By Fernando Luna Vera
Ph.D. Candidate, Chemistry Department, VCU
Science Museum of Virginia Volunteer
On August 16th 2008 millions of people witnessed one of the greatest achievements in the history of the Olympics games, Michael Phelps winning his eighth gold medal in Beijing. Beyond the incontestable talent of Phelps, this amazing feat was in part possible by the technology he wore. The fabric utilized in his swimsuit emulates a shark’s skin, which minimizes the drag of one’s body in the water. Using this technology, Phelps was able to swim like a shark as if he were hunting his prey.
Bio-inspiration applied to technology development is called Biomimetics. This discipline has shown us that by learning and unraveling nature’s tricks human life can be transformed in many ways, one ruse at a time. One example is the phenomenon of high water repellency (super-hydrophobicity) born by some plant leaves and especially distinguishable in the species Nelumbo lutea better known as the “Lotus,” from where the effect takes its name: The Lotus effect.
When water does not stick to a surface, like on Lotus leaves, the droplets adopt a spherical shape, so it looks like a marble sitting on top of a table. In contrast, when on a surface that is water-friendly (hydrophilic), droplets can spread out and appear flat like a Frisbee. A collateral effect of this is that the sphere-like droplets can roll along the surface instead of slide down on it. This fact creates one of the most appealing features of the Lotus: it can self-clean its own leaves.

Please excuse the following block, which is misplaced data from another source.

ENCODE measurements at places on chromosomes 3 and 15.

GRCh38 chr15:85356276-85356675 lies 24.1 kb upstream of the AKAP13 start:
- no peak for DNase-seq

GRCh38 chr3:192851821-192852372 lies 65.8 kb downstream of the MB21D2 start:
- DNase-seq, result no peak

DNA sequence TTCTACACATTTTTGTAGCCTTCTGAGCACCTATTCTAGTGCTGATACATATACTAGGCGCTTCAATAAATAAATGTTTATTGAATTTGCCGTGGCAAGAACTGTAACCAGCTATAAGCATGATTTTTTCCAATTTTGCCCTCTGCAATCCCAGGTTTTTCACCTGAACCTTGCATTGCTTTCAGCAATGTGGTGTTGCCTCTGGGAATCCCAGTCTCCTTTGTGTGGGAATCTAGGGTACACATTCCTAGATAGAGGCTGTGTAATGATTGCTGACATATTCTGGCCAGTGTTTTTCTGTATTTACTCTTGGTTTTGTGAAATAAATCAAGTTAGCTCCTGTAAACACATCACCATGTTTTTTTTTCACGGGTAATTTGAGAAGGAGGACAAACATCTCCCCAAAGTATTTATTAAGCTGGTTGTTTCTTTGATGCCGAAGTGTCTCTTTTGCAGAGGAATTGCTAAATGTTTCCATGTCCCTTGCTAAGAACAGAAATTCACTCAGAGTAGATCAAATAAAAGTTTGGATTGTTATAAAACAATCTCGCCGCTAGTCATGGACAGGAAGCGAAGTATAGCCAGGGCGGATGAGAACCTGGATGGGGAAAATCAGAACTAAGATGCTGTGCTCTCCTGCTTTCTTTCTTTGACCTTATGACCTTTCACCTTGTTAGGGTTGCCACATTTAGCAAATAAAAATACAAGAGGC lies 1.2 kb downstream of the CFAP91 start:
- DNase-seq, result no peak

This effect is due to water’s high surface tension. Molecules on the droplet’s surface eagerly want to adhere to anything that deter them from being exposed to the water/air interface. Because the Lotus offers a waxy, hydrophobic substrate, the water does not spread out on the leaf. Water has to adopt the shape that allows the smallest air-exposed area: a sphere. Now, since the surface molecules still want to get rid of the overwhelming job of being at edge of the droplet, when the drop rolls down the surface all the tiny particles like soot or pollen found on its path get picked up by it. The water surface then becomes covered with a layer of dirt. This is the way self-cleaning occurs and in the end the leaf and water droplet are happy.
So therefore, self-cleaning is possible when water does not stick to the substrate and retains a spherical configuration. But how does the Lotus achieve this? Using highly sophisticated microscopes, a technique called Scanning Electron Microscopy (SEM), researchers have shown that the Lotus’ surface is not smooth at all and in addition to its waxy layer it possesses a well organized structure. It is widely recognized now by scientists that nearly all super-hydrophobic and self-cleaning leaves consist of an intrinsic hierarchical structure where pillars of micrometric size (just millionths of a meter) arrange to form a forest of columns made of water repellent wax. If Lotus’ surface were waxy, but not smooth, it would repel water; water would not acquire a well-defined sphere-like shape and therefore would not pick up the dirt particles.
This knowledge from the Lotus plant has provided the secret to developing many products available today which produce well structured surfaces (Lotus-like). Some self-cleaning paints, which are used in exterior wall coatings (i.e. Lotusan ®) will self-clean a surface when it rains. Can you image your house having a fresh look just after a summer storm? There are water-repellent fabrics that never get dirty (i.e. Nanotex ®) and are used to manufacture outdoors furniture and clothes that very seldom need to get laundered. General Motors is currently working on developing a Lotus-like metal surface to be incorporated within aircraft-technology that avoids the formation of ice, simply because water won’t stick to this kind of surface. These technologies are not just providing comfort; they help in reducing water consumption too, which in the end turns into environmental gain. The human imagination is unlimited and hopefully new technological applications for the lotus effect are still to come. By the way….have you seen a gecko climbing a wall lately?
References and links:
Bhushan, B., Jung C. Y., Koch K., Phil. Trans. R. Soc. A 2009 367, 1631-1672